I took a class in college in African American Literature. An interesting “chicken or the egg” issue came up early on: America didn’t participate in slavery because it was a fundamentally racist society, America developed racism because it embraced slavery. It was in the 18th century, for example, that American seminaries started teaching future ministers that black people didn’t have souls.
Why did such odious ideas arise? Because of cognitive dissonance–people couldn’t stand enslaving others if they were equally human, so they had to start thinking of them as something less than normal to assuage their consciences.
Most of the things I’ve seen about the rich paying “their fair share” are so heavily loaded with harsh language against the rich, like the irrational racial prejudices of the past, that it can only be that we’ve decided to stigmatize their wealth the way we used to stigmatize skin color: so we can assuage our consciences about this virtual slavery.
Just yesterday alone, I read a few columns and political cartoons about the budget that were all soaked in tones of violent anger towards the rich. This isn’t about helping the poor, it’s about hating the rich.
Remember those Washington Mutual ads a few years ago which mockingly showed a couple of dozen older white men in suits acting spoiled, superior, and out of touch? Imagine an ad campaign that made fun of a negative stereotype about anybody other than rich white men. Outrageous.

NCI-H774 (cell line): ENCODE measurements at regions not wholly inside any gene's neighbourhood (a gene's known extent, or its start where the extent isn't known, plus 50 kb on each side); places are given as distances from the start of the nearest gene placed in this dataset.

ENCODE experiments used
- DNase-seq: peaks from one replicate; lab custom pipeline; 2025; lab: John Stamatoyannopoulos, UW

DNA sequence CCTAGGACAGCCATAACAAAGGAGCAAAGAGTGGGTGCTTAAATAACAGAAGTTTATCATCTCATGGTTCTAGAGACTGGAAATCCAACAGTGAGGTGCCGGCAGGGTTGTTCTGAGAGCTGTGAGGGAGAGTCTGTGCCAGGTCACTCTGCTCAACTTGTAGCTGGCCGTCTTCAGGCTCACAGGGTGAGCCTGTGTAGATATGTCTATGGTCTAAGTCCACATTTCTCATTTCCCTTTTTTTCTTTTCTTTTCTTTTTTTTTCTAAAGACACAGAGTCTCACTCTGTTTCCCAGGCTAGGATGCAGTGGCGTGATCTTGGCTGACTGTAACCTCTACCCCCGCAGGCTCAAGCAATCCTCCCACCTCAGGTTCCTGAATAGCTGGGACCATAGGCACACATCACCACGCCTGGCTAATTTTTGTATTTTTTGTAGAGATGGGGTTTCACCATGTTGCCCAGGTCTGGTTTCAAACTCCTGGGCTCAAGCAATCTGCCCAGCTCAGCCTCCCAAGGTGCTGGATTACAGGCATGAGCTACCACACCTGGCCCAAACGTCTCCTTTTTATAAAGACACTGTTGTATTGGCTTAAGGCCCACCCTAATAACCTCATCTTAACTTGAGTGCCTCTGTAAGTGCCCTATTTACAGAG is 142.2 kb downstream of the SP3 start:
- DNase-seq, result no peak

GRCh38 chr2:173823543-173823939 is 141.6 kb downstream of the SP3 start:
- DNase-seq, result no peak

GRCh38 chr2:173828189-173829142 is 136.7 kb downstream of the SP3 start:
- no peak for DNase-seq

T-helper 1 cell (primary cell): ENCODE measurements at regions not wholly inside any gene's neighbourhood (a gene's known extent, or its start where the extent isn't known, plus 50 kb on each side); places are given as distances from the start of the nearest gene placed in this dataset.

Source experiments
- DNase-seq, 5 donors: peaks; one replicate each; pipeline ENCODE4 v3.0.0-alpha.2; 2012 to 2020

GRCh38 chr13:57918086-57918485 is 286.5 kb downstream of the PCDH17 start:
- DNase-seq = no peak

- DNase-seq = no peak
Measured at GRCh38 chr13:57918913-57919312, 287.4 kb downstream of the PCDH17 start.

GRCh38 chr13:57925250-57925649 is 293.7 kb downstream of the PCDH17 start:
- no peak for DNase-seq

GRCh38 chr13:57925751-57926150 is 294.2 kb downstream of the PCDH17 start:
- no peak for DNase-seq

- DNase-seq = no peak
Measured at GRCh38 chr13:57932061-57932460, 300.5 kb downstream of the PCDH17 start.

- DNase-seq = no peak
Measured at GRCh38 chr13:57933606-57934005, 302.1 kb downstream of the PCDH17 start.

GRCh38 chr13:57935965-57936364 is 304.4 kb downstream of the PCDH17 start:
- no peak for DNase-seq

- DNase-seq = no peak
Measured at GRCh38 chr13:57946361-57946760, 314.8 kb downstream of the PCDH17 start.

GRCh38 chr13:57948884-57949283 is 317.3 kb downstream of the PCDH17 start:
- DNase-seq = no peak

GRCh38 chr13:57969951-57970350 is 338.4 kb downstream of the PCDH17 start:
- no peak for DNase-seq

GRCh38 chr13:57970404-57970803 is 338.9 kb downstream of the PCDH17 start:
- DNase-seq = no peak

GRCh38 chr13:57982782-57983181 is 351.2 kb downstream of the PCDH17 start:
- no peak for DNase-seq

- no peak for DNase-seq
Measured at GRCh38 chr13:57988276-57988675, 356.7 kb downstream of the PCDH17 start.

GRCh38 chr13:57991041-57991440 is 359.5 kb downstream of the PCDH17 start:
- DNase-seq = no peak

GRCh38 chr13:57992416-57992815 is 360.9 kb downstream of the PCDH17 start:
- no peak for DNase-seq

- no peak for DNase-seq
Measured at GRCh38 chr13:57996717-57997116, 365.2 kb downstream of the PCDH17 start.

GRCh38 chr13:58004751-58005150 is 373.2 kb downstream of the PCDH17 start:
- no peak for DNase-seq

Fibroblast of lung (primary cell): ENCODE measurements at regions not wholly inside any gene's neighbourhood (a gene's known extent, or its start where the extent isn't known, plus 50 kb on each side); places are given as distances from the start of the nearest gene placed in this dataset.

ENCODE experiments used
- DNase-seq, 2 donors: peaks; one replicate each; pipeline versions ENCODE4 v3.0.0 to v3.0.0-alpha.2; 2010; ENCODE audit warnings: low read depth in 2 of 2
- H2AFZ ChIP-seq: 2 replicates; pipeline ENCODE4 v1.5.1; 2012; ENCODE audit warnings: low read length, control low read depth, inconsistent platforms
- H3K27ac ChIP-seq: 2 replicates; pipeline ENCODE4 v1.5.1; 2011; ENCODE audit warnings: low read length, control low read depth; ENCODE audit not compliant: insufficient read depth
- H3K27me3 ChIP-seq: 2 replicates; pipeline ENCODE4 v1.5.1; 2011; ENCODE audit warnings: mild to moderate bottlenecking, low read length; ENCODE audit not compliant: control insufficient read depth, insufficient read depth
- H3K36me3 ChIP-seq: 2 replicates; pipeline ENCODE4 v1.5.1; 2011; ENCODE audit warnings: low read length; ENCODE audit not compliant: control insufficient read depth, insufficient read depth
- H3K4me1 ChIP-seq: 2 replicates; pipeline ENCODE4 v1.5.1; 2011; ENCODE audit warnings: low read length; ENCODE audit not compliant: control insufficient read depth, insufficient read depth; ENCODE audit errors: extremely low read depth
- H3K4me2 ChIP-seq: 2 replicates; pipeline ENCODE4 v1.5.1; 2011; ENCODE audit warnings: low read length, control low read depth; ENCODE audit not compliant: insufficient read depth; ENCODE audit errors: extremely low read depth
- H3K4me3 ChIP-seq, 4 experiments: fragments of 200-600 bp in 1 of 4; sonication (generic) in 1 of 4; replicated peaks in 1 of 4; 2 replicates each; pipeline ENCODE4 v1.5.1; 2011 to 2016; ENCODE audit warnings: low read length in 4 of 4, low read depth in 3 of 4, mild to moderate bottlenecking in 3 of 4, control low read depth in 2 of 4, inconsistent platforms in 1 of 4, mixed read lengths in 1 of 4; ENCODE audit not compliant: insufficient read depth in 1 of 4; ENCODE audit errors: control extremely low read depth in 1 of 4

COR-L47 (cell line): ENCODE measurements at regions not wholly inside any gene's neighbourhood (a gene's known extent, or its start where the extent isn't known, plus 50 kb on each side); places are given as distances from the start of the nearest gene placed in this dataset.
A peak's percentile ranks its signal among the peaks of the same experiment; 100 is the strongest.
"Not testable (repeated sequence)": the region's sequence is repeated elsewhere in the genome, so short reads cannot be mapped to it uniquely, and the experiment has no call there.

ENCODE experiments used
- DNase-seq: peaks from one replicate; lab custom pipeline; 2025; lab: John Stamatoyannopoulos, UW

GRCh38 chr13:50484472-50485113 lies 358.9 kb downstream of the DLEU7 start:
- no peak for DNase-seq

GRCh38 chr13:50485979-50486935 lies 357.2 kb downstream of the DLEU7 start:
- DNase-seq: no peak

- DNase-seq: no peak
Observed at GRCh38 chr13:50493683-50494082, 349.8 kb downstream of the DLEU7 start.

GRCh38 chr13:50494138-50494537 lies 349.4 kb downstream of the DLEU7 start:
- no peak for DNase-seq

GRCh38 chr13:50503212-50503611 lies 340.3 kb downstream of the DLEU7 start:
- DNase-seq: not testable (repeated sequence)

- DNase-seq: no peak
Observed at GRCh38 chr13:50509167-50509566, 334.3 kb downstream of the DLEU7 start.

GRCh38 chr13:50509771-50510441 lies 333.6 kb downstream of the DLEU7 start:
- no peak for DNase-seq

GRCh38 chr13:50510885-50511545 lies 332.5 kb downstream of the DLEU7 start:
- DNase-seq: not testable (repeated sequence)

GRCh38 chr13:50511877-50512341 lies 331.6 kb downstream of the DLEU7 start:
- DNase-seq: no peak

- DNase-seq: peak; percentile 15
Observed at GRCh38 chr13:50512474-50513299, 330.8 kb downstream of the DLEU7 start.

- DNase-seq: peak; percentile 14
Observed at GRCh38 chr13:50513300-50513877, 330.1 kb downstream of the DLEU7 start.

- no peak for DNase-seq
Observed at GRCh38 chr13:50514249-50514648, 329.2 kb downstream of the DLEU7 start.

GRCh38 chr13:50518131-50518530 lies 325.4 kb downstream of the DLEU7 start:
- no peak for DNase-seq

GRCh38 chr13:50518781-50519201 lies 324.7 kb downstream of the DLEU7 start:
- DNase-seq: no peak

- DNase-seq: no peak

Almost every time someone writes about raising taxes so that the rich will pay “their fair share” and the poor will be taken care of, any number of reasonable questions arise: What right do we really have to seize anyone else’s property, even for something that might be good? Who are we to determine what’s fair? How do we know that our definition of “fair” isn’t itself unfair? If it’s possible to take too much, how do we know we aren’t doing it? Have we considered the long term consequences of such a cavalier policy of convenient looting?
Isn’t making the rich pay a disproportionate share of their wealth to support the whims of the majority, while openly scorning them as awful people, tantamount to endorsing slavery?
By singling out the relatively small portion of the population that has earned a million dollars or more, and treating them by a harsher standard than is expected for the rest of us, aren’t people indulging in the same kind of narrow-minded double standards that they decry when the targets are racial or sexual minorities? Why is it OK to exploit anybody?
Aren’t the rich a minority, too? Why don’t they deserve the same protection and dignity as everyone else? Why are insults and stereotypes accepted when they’re directed at this group?
This is class warfare, entirely propagated by the middle and lower classes for fashion’s sake, and I worry that it will someday turn dangerous.